Europe's High Points – summits of 50 European countries
Europe's High Points
Getting to the top in 50 countries by Rachel Crolla, Carl McKeating
A guide to reaching the summit of every country in Europe - driving, walking and climbing routes to the tops of 50 countries in Europe. Detailed route descriptions, sketch maps - advice on transport, seasons, grading and gear. From afternoon strolls in Malta to three-day mountaineering ascents on classic Alpine routes such as Mont Blanc. More...
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A Eurovision for mountains
This guide to climbing the high points in every European country serves as a celebration of the wide variety of national identities in Europe – a ‘Eurovision for mountains’, if you like. The European mainland is on our doorstep and may feel like familiar territory, but there is a wealth of adventure waiting in every one of its countries.
Heading to the highest point of any European country – a high altitude mountain or a comparative molehill – is an experience we wholeheartedly recommend. The sheer variety of Europe’s national high points, collected here in a book for the first time, offers a wealth of fantastic experiences. In short, you are holding in your hand the key to a treasure trove of discovery, adventure and fun. Some of Europe’s greater mountains and ranges may already be well known and celebrated, but many remain untrampled by international hiking boots. The vast majority of Europe’s countries take great national pride in their highest points and most have their own version of a treasure like Ben Nevis, be it gargantuan or diminutive.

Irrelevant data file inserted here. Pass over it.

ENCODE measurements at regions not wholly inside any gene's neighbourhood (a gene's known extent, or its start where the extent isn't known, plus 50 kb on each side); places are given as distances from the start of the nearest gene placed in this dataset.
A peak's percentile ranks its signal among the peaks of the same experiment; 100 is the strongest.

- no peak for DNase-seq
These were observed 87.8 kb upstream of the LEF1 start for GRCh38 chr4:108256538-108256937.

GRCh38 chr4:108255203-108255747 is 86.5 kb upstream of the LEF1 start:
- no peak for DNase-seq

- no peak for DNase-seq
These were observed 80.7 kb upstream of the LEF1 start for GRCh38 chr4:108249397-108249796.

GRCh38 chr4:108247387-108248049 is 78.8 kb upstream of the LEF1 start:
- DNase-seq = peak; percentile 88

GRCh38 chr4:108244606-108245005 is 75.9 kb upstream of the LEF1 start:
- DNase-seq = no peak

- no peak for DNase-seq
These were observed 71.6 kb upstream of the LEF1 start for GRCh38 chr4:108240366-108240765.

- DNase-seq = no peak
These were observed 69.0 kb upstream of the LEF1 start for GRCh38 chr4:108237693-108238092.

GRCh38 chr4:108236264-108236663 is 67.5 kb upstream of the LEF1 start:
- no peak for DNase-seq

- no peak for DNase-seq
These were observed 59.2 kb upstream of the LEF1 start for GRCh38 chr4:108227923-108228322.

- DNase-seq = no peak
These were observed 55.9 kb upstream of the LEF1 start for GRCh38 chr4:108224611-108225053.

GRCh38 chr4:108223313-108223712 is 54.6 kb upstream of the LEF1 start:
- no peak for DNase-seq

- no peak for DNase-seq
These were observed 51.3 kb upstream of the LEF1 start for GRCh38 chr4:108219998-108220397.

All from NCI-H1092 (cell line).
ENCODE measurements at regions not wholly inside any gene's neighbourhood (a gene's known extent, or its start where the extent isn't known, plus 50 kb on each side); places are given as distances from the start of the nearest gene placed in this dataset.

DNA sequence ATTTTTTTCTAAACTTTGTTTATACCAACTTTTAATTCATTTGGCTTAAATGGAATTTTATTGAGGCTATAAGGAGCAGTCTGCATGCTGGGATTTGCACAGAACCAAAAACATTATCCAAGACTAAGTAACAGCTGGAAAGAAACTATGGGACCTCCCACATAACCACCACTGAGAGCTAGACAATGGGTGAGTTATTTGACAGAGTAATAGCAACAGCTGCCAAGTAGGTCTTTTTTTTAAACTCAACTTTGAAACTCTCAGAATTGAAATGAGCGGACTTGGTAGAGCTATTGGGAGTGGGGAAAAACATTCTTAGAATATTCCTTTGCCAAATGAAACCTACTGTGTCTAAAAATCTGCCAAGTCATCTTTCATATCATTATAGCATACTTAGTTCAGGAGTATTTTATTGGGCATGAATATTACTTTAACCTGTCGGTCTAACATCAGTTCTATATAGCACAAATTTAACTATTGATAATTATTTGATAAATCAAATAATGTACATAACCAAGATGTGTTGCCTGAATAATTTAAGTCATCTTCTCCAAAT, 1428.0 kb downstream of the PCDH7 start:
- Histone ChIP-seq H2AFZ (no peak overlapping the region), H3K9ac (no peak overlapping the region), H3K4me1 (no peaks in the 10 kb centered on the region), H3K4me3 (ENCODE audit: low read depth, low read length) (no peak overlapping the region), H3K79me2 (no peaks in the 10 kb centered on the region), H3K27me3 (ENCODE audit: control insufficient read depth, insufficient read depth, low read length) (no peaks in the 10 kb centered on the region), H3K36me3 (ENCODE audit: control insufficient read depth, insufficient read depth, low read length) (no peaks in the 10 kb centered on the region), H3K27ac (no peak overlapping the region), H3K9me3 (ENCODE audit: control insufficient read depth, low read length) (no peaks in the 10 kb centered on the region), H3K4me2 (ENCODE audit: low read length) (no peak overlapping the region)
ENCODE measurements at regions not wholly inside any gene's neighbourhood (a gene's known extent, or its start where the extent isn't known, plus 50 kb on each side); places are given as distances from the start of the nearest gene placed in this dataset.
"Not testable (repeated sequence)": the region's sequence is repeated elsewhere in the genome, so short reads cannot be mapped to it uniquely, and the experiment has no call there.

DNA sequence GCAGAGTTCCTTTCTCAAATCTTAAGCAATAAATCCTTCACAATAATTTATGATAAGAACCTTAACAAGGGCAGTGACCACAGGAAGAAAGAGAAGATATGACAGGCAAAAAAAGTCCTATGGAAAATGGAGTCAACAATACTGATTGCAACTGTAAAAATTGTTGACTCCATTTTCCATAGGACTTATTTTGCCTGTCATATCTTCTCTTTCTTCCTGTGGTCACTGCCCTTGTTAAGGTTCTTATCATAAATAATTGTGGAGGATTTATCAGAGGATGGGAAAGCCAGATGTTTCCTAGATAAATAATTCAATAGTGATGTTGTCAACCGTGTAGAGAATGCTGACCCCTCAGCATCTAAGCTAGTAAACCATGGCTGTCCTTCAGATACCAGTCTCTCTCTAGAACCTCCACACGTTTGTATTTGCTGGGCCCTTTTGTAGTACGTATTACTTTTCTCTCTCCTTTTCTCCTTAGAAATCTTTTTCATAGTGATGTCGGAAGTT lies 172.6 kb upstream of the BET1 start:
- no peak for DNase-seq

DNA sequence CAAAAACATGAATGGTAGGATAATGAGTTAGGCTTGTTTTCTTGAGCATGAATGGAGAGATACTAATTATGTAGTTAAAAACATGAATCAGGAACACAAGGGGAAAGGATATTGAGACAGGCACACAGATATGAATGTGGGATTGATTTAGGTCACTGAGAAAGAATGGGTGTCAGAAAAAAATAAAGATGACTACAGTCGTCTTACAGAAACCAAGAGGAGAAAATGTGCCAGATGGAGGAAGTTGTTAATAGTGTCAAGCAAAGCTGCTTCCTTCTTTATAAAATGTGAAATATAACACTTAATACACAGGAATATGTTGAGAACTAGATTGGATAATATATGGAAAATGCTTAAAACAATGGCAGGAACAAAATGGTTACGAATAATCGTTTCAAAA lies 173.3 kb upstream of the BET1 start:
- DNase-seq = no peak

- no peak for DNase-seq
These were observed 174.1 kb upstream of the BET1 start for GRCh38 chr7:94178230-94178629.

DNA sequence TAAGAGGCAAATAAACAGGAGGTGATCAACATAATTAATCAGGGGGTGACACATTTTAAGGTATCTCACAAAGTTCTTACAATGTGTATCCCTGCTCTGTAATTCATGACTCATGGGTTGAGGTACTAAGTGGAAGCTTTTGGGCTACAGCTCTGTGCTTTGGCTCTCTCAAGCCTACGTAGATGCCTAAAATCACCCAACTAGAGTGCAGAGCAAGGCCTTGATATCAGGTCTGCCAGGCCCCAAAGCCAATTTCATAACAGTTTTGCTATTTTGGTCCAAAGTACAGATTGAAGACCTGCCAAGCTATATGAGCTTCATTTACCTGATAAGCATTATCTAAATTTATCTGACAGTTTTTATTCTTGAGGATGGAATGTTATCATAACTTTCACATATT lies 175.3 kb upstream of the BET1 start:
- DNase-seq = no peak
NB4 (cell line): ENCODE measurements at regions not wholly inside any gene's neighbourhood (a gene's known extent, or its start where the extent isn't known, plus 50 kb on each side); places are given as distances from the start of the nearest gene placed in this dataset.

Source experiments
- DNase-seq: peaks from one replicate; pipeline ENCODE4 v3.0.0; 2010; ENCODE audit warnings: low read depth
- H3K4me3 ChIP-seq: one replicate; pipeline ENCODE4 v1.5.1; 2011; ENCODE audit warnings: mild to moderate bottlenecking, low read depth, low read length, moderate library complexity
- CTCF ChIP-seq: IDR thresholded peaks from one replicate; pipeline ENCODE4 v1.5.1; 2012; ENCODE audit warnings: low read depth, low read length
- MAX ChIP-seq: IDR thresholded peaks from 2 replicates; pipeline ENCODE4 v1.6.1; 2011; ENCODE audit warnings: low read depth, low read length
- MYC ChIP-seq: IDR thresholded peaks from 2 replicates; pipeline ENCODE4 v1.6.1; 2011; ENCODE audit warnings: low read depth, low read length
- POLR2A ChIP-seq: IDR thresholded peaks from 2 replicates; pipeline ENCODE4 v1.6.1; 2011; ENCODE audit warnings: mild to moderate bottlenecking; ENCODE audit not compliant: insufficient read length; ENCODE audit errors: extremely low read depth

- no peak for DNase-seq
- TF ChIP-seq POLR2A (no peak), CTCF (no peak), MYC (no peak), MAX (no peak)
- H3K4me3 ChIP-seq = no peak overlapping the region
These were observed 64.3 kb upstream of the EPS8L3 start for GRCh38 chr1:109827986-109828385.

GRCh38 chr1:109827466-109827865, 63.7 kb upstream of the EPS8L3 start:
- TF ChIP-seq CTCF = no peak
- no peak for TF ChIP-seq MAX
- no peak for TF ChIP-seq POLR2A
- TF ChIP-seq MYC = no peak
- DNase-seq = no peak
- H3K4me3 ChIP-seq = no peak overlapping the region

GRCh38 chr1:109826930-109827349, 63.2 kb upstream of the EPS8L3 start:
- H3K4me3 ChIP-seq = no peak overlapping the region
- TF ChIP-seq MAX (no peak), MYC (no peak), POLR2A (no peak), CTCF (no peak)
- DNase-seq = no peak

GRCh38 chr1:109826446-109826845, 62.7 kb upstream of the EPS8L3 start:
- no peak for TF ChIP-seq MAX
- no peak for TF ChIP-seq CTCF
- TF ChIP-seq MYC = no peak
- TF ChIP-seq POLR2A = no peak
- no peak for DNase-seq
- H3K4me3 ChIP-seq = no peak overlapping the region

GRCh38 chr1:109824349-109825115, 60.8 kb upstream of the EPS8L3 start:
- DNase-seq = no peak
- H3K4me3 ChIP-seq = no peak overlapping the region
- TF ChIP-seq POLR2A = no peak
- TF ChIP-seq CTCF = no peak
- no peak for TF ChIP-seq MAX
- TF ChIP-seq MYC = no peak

Attempting to climb all Europe’s high points is a challenge like no other. You can experience the majesty of Mont Blanc and the Alps, confront Zeus on Mount Olympus, and feel quite baffled in the former Yugoslav nations. Lose yourself body and soul deep on Finland and Sweden’s highest mountains while the aurora borealis shimmers across the night sky. Race uphill and plod down dale. Head east, west, north and south, springing from peak to peak like a mountain gazelle. Leap crevasses, dodge marmots, watch eagles soar from beneath your feet. Climb above rolling blankets of white clouds. Shake hands with shepherds and wayward travellers. Share drinks (and even foods you may wish you had never been offered) with Bulgarians, Albanians, Norwegians, Italians and Bosnians as each makes a pilgrimage to their national high point.
Inevitably we have found that a country’s highest point tends to be in one of its most beautiful areas. From the splendid 100m waterfalls of Iceland’s Skaftafell in the west to Russia’s awe-inspiring Caucasus Mountains in the east, and from the arid red rock of Spain’s Sierra Nevada in the south to the Arctic tundra of Finland’s Halti in the north, this book will take walkers and climbers to some of the best scenery in Europe.
There is no governing body or infallible source for the designation of European state high points, and readers may be surprised to discover that disputes (or maybe debates) over national high points exist in many countries including Italy, Denmark and Montenegro. This is not a phenomenon unique to Europe; even the summit of Everest is claimed in its entirety by both China and Nepal. We have aimed to sift out the chaff to give the high-pointer a clearer picture, and disputes are all discussed in the relevant chapters. As well as disputed high points, there are also some common misconceptions about certain peaks. For example, some people mistakenly assume that Mont Blanc is Europe’s highest mountain, when in fact that award goes to Russia’s Mount Elbrus by a considerable margin.